Travel Guide to Russia

While the Russian Empire and Soviet Union are the most popular names associated with travel in Russia, it’s also a vast country that exhibits many different physical environments. This country is home to a diverse mix of ethnic groups, many of whom speak different languages, worship different gods, and are not even considered Russian. In comparison, the European and British imperial powers had much harder times ruling their empires. Russia had the largest territory, but also the most difficult to rule.

After the collapse of the USSR, the United States assumed that Russia would seek to integrate into the Western world. After the collapse of the Soviet Union, the United States sent advisers to the country to work with the government and the country’s nascent private sector. The two countries’ centuries-long histories provided them with a unique understanding of the world and the country’s form of government. The U.S. has remained a significant player in international affairs, but Russia has yet to fully integrate itself into Western society.

The most popular areas to visit in Russia include the capital, Moscow, and several major cities. The vast majority of the country’s people live in the Eastern European Plain, also known as the Western Russian Plain. This area is primarily agricultural. The Ural Mountains are a low-lying mountain range that stretches from the Arctic Ocean to Kazakhstan and contain a variety of precious stones, coal, and iron ore. The Caucasus Mountains rise to nearly 2,000 feet above sea level and are considered the boundary between Europe and Asia.

The Russian Federation is the largest country in the world and occupies a land area of about 17,098,242 square kilometers. It is approximately twice the size of the contiguous United States, and borders the Arctic Ocean, the Bering Sea, and the Sea of Okhotsk. Russia shares maritime borders with several other countries, including China, Japan, and the United States. In addition to the continent’s largest country, Russia also borders several countries, including the European Union and the United States.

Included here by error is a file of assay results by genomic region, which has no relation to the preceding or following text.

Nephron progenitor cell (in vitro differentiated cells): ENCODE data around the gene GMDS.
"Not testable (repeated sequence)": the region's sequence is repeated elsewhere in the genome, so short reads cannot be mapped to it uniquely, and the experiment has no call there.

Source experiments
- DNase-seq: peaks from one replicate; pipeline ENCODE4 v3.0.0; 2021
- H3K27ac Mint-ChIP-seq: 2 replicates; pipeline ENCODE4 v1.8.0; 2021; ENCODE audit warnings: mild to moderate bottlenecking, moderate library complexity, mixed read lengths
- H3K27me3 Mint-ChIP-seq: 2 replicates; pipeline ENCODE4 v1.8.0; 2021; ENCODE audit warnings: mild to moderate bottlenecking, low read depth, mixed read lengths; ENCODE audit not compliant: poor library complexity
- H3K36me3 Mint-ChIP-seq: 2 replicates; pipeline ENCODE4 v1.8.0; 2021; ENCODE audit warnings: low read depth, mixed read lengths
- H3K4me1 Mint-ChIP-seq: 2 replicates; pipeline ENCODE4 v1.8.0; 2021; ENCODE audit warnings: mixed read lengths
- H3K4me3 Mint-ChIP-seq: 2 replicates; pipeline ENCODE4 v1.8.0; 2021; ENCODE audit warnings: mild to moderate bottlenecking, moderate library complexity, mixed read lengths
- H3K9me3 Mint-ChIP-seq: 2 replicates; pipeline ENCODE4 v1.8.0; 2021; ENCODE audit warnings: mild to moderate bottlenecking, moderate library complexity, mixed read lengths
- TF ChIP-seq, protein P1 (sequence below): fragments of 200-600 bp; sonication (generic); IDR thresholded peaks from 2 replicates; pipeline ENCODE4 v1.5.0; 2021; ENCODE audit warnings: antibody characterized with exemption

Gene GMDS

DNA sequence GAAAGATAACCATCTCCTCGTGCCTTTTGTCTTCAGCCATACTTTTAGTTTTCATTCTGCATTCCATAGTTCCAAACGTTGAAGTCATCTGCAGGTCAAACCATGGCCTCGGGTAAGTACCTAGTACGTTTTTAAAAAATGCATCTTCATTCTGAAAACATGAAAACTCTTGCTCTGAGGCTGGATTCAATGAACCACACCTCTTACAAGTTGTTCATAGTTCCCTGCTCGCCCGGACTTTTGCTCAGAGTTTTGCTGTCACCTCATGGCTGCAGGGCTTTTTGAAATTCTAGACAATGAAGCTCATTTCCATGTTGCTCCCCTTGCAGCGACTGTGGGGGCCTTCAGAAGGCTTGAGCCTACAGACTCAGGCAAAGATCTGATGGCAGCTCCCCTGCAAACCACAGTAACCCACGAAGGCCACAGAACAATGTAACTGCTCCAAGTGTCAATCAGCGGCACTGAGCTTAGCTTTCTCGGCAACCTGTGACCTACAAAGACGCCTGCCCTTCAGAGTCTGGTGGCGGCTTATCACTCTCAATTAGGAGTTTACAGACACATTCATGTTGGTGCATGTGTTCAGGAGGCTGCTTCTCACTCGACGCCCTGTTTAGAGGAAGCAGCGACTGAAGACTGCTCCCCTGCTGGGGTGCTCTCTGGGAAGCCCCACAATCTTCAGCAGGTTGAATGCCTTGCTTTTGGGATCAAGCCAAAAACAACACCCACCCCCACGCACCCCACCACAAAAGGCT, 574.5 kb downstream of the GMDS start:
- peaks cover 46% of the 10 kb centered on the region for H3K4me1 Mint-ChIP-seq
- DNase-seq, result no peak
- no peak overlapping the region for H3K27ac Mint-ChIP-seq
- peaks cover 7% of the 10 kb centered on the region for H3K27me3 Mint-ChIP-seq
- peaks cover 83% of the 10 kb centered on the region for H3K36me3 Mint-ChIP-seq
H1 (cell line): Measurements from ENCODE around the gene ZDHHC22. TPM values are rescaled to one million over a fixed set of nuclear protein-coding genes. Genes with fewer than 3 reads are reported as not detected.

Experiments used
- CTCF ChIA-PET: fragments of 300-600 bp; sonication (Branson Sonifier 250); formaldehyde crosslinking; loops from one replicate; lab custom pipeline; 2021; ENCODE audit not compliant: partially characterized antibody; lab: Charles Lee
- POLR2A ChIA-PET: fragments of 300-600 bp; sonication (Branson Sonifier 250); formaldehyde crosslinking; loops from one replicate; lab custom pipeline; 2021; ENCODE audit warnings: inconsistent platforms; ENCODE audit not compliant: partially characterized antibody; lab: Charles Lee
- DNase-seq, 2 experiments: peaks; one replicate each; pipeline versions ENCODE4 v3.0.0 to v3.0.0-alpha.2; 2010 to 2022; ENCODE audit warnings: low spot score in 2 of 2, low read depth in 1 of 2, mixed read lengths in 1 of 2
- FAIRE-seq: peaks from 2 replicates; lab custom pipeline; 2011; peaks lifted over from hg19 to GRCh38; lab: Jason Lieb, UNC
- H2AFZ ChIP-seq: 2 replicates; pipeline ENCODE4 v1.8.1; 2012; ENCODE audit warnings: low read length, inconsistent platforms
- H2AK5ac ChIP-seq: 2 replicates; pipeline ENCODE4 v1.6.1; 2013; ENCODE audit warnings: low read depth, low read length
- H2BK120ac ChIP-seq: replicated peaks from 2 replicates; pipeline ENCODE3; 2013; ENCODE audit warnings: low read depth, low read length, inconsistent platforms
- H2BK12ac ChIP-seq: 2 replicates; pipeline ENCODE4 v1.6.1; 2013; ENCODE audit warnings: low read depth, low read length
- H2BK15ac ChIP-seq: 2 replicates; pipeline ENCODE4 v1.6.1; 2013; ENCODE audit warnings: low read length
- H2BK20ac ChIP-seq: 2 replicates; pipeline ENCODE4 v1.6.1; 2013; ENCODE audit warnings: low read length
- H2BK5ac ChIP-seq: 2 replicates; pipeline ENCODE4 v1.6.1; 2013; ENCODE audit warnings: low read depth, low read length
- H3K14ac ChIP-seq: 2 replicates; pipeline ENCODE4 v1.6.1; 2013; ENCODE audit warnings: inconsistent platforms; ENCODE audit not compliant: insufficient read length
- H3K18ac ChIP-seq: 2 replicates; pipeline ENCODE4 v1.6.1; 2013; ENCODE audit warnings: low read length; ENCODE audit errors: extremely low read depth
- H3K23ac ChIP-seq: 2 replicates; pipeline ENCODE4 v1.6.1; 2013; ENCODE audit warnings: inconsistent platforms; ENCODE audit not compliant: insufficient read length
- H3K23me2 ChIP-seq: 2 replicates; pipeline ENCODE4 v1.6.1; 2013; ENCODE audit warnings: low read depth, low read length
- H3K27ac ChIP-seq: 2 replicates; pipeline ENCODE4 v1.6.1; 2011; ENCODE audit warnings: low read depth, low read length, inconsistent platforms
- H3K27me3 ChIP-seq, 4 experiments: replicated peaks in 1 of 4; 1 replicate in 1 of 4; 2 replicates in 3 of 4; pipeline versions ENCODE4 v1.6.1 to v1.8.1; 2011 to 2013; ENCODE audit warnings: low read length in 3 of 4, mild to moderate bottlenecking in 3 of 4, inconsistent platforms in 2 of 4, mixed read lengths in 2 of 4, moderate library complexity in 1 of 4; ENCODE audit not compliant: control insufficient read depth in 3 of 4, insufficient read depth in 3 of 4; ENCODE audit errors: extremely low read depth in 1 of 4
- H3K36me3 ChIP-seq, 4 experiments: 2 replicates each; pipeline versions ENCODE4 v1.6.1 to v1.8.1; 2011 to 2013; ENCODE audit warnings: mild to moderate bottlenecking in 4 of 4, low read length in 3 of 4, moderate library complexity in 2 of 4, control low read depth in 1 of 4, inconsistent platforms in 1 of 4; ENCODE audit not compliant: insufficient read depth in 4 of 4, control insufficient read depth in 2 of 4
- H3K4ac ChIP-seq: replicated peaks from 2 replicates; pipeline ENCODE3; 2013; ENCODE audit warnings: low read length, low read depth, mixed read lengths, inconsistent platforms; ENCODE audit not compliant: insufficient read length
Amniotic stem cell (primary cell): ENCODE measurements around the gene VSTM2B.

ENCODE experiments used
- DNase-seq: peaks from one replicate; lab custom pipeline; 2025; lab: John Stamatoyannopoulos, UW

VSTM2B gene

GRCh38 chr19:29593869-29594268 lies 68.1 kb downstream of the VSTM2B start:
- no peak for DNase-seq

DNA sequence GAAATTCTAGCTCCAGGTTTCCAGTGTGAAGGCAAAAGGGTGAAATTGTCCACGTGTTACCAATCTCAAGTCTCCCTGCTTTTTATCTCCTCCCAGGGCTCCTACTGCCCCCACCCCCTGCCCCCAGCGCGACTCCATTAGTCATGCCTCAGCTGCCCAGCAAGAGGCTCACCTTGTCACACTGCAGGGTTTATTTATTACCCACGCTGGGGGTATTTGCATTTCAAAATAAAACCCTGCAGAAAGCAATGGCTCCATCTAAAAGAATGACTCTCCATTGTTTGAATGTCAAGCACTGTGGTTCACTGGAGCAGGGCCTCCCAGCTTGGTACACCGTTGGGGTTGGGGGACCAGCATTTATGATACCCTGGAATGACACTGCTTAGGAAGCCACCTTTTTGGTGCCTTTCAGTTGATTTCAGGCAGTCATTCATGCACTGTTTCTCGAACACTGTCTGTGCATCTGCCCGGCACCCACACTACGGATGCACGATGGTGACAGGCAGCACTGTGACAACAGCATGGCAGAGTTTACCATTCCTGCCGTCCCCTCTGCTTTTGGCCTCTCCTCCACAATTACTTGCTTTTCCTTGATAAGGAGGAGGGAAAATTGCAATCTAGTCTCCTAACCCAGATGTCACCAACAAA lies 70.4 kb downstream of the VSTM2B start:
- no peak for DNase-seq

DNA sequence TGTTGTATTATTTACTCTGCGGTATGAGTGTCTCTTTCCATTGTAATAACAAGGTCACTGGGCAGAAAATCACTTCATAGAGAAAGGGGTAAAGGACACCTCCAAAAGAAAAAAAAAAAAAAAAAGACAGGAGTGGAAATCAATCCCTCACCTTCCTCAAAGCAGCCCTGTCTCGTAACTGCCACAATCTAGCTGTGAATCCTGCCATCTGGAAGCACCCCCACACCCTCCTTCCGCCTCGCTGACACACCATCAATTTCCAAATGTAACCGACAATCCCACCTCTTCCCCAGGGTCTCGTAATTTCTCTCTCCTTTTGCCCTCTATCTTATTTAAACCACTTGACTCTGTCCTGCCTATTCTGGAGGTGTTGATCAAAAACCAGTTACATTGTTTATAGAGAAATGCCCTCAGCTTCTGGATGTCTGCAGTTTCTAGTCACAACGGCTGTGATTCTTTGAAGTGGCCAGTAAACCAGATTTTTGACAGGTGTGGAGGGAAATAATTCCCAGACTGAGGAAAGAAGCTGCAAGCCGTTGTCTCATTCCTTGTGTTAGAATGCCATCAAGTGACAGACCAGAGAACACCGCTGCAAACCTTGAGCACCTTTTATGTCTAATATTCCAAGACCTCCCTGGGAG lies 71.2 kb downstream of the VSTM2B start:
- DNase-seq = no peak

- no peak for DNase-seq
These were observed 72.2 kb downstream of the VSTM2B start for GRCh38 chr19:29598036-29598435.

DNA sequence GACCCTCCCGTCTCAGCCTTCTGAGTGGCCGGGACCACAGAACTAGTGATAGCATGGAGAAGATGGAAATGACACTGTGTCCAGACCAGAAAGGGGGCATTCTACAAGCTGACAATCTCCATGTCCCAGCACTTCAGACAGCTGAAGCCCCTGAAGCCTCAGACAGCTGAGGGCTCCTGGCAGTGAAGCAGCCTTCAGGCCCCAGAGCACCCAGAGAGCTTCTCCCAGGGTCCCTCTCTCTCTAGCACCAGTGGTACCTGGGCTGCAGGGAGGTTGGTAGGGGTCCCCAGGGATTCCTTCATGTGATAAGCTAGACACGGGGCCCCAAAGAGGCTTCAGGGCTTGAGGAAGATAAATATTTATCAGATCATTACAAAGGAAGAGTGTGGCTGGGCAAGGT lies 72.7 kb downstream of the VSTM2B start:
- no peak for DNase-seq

Moscow has a long history of confrontation with Europe’s major powers. It has long had a geopolitical rivalry with Turkey, and has tried to protect its interests by preventing Georgia and Ukraine from joining NATO. Moscow is also aware of the possibility of Middle Eastern instability flowing into Russia. Therefore, Russia is looking to use its Black Sea trade corridor to protect its interests. Further, Russia has also begun building new infrastructure to guard its trade corridor and create alternatives to skirt Ukraine.

In 1932, forced collectivization of agriculture caused a terrible famine. Six to eight million people were killed outright or starved to death. Many of these victims were Ukrainians. In addition, Stalin conducted periodic purges of political enemies. The largest of these, called the Great Purge, took place during 1936-38. There are no definitive records of how many people died during this time, but the effect on the country is largely unknown. Fortunately, Stalin died in 1953 of natural causes.